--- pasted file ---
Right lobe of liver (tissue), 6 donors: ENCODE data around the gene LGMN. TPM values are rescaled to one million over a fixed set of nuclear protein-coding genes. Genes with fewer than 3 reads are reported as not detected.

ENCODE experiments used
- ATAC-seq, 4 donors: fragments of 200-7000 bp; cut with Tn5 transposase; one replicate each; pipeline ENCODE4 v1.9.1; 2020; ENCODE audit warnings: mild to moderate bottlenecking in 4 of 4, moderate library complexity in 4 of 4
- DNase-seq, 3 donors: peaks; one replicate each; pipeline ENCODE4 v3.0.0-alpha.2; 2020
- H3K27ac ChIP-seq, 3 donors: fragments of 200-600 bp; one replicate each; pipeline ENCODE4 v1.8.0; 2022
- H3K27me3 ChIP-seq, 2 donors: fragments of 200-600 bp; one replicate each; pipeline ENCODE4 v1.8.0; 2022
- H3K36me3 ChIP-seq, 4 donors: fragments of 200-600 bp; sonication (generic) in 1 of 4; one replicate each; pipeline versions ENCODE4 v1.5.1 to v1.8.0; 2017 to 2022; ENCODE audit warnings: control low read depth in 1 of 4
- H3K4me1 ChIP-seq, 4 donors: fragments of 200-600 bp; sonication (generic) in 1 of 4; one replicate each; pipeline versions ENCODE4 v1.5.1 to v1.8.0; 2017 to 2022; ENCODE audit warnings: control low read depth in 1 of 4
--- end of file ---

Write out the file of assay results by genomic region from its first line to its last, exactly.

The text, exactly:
Right lobe of liver (tissue), 6 donors: ENCODE data around the gene LGMN. TPM values are rescaled to one million over a fixed set of nuclear protein-coding genes. Genes with fewer than 3 reads are reported as not detected.

ENCODE experiments used
- ATAC-seq, 4 donors: fragments of 200-7000 bp; cut with Tn5 transposase; one replicate each; pipeline ENCODE4 v1.9.1; 2020; ENCODE audit warnings: mild to moderate bottlenecking in 4 of 4, moderate library complexity in 4 of 4
- DNase-seq, 3 donors: peaks; one replicate each; pipeline ENCODE4 v3.0.0-alpha.2; 2020
- H3K27ac ChIP-seq, 3 donors: fragments of 200-600 bp; one replicate each; pipeline ENCODE4 v1.8.0; 2022
- H3K27me3 ChIP-seq, 2 donors: fragments of 200-600 bp; one replicate each; pipeline ENCODE4 v1.8.0; 2022
- H3K36me3 ChIP-seq, 4 donors: fragments of 200-600 bp; sonication (generic) in 1 of 4; one replicate each; pipeline versions ENCODE4 v1.5.1 to v1.8.0; 2017 to 2022; ENCODE audit warnings: control low read depth in 1 of 4
- H3K4me1 ChIP-seq, 4 donors: fragments of 200-600 bp; sonication (generic) in 1 of 4; one replicate each; pipeline versions ENCODE4 v1.5.1 to v1.8.0; 2017 to 2022; ENCODE audit warnings: control low read depth in 1 of 4